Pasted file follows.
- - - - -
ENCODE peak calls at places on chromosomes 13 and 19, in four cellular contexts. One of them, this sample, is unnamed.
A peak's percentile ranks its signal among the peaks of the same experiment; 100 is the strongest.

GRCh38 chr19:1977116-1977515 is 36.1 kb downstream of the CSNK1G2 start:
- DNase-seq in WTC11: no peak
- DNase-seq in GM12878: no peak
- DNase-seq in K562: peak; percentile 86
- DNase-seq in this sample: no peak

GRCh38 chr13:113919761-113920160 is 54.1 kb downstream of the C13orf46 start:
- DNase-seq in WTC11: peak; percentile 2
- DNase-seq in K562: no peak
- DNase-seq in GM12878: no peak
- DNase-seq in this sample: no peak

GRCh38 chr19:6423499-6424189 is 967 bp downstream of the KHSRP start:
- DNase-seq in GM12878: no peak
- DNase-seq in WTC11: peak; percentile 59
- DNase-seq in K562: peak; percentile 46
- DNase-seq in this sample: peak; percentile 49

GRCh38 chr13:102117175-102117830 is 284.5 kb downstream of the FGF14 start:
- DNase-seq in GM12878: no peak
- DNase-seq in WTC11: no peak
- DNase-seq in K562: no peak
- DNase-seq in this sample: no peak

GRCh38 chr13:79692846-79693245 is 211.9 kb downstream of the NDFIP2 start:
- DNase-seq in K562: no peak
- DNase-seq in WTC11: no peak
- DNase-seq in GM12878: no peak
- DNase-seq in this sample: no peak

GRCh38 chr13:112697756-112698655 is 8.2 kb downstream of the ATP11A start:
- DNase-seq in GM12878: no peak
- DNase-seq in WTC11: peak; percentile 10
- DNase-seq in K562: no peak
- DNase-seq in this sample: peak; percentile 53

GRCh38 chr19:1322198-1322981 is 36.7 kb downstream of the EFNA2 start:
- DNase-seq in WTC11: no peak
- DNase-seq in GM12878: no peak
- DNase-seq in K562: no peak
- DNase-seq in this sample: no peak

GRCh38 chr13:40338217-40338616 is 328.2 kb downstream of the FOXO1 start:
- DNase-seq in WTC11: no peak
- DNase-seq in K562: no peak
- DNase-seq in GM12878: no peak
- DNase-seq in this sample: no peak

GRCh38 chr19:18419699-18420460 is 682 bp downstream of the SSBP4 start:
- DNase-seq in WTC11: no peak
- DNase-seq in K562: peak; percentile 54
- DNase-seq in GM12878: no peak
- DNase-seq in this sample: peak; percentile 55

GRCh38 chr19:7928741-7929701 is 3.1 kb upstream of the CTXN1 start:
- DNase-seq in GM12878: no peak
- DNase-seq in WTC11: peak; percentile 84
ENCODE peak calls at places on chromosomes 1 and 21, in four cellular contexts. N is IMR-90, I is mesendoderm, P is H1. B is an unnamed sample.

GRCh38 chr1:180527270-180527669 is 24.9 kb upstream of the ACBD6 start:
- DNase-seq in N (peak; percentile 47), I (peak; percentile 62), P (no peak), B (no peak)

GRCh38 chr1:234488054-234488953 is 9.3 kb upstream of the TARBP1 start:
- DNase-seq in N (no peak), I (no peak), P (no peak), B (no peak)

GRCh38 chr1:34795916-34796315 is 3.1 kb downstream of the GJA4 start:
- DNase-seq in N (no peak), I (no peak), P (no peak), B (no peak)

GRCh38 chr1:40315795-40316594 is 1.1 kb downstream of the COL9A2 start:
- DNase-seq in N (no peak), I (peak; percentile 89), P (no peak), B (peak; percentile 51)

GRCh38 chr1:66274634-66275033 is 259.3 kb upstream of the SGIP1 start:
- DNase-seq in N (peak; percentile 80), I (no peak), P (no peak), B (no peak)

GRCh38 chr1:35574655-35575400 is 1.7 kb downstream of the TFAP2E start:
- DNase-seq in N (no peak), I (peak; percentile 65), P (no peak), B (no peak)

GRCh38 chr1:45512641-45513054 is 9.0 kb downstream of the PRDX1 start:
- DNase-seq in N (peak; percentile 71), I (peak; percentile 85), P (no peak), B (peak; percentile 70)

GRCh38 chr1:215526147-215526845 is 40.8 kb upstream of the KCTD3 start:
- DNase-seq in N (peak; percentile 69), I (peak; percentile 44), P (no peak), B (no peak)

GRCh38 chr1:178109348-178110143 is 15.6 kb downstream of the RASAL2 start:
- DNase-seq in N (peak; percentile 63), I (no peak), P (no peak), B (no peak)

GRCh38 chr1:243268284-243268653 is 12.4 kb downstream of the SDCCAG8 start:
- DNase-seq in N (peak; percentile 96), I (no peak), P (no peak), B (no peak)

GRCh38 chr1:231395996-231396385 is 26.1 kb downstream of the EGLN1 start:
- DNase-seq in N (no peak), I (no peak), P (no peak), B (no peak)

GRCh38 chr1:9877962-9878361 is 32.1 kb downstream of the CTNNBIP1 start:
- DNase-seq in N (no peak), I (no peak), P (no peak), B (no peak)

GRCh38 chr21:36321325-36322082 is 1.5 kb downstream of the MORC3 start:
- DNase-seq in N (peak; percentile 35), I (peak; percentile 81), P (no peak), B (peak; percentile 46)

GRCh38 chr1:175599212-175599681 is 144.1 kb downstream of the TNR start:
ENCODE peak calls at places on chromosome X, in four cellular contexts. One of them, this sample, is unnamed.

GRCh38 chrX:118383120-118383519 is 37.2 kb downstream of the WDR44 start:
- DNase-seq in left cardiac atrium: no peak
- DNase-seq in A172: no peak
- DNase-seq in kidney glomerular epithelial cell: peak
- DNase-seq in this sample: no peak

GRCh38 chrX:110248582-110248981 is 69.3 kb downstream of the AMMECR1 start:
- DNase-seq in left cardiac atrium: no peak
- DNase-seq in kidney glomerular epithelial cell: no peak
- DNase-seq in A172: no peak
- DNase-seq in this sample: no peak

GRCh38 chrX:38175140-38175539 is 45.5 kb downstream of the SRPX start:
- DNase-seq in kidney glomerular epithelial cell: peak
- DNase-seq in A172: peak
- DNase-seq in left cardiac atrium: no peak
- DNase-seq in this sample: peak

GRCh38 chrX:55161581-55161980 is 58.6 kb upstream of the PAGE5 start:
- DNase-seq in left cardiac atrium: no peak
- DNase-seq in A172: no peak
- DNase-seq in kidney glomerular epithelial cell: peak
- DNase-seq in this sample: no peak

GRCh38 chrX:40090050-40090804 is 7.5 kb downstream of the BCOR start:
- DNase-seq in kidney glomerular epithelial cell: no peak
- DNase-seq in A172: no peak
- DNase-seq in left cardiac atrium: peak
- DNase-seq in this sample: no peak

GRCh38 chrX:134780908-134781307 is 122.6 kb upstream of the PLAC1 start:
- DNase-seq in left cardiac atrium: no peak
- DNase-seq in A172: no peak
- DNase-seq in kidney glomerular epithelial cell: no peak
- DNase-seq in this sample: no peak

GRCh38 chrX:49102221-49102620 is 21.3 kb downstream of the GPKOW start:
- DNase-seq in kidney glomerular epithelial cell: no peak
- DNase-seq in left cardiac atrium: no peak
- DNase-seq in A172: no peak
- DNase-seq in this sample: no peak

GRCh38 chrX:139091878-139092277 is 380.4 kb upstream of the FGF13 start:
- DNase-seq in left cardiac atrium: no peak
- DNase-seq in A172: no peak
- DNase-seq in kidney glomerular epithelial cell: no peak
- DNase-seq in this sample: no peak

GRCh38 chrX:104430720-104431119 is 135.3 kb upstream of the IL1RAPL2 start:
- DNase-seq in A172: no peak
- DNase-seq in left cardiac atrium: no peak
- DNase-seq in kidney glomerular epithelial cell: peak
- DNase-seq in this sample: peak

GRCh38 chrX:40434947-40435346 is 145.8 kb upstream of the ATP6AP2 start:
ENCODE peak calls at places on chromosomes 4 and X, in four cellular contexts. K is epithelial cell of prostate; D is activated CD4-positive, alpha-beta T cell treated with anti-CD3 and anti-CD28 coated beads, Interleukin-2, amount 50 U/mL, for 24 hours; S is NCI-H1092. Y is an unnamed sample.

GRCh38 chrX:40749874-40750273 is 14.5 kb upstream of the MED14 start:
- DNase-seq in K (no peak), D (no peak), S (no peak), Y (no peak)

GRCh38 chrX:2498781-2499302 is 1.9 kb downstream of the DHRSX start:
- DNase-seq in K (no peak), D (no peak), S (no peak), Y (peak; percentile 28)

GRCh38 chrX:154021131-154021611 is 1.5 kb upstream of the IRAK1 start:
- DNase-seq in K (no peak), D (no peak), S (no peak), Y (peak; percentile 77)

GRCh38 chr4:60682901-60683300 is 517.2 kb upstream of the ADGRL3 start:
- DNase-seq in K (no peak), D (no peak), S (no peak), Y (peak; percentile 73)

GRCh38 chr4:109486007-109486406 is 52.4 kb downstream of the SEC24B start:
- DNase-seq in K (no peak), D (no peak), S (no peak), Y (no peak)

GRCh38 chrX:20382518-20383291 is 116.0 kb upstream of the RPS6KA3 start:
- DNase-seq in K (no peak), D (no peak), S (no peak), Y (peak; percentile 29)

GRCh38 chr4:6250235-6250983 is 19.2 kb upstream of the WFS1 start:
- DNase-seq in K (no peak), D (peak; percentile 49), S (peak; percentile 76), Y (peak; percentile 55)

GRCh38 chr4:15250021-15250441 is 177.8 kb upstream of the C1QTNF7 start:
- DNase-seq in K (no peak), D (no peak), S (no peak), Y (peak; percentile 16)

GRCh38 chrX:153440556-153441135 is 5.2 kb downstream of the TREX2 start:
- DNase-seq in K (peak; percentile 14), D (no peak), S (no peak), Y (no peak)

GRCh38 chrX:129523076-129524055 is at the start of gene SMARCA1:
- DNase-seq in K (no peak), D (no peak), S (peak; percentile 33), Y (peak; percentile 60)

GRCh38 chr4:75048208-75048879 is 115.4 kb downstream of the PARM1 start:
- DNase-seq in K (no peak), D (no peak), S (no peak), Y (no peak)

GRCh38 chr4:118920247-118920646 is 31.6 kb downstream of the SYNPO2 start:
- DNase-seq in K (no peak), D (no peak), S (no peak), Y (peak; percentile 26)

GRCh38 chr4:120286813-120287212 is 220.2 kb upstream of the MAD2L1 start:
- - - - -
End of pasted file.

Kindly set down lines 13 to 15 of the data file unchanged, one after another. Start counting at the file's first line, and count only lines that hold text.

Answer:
GRCh38 chr19:6423499-6424189 is 967 bp downstream of the KHSRP start:
- DNase-seq in GM12878: no peak
- DNase-seq in WTC11: peak; percentile 59